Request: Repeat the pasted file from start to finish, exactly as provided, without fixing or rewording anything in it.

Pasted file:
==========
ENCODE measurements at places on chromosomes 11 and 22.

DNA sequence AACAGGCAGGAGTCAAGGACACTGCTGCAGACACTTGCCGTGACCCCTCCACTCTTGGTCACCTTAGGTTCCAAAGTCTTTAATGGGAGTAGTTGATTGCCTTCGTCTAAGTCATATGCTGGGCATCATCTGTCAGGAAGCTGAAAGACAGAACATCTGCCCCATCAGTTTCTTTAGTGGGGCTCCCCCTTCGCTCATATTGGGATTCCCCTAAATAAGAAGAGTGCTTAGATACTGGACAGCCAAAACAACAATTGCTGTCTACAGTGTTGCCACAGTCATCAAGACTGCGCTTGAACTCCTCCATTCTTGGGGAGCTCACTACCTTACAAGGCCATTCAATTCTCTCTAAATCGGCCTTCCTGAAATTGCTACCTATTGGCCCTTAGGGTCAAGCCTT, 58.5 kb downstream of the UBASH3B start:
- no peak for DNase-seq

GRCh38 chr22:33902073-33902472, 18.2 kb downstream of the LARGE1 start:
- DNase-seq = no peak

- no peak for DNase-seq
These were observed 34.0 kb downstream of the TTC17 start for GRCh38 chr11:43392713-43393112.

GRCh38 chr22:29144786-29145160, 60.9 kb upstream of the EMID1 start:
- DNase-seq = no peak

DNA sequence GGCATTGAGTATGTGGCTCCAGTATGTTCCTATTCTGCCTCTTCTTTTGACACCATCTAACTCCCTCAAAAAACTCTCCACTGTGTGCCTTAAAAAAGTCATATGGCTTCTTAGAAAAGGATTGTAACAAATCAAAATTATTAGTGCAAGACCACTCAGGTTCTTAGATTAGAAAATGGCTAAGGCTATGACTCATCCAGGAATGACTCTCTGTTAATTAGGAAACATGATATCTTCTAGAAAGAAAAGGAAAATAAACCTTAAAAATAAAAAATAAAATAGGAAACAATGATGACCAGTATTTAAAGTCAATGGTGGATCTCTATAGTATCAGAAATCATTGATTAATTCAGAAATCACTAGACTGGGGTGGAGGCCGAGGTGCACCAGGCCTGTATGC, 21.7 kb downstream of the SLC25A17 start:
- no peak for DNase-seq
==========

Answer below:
ENCODE measurements at places on chromosomes 11 and 22.

DNA sequence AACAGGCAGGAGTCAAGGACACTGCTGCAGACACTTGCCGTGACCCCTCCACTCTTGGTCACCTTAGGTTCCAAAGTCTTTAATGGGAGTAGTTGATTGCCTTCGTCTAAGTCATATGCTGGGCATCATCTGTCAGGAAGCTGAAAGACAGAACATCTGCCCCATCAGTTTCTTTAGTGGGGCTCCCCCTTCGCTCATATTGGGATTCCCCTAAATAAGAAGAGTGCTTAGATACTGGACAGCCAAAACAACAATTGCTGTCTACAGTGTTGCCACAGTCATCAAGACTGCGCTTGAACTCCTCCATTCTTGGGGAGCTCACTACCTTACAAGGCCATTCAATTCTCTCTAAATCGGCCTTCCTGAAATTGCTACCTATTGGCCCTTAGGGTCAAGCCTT, 58.5 kb downstream of the UBASH3B start:
- no peak for DNase-seq

GRCh38 chr22:33902073-33902472, 18.2 kb downstream of the LARGE1 start:
- DNase-seq = no peak

- no peak for DNase-seq
These were observed 34.0 kb downstream of the TTC17 start for GRCh38 chr11:43392713-43393112.

GRCh38 chr22:29144786-29145160, 60.9 kb upstream of the EMID1 start:
- DNase-seq = no peak

DNA sequence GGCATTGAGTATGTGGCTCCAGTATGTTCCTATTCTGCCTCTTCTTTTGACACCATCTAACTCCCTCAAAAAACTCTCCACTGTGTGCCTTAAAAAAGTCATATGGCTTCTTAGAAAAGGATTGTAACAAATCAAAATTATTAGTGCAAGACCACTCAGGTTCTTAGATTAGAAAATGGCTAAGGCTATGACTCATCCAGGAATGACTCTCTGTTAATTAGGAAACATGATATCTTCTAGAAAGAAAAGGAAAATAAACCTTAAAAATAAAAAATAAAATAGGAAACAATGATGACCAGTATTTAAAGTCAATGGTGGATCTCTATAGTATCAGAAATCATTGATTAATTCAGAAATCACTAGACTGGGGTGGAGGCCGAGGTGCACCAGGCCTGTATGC, 21.7 kb downstream of the SLC25A17 start:
- no peak for DNase-seq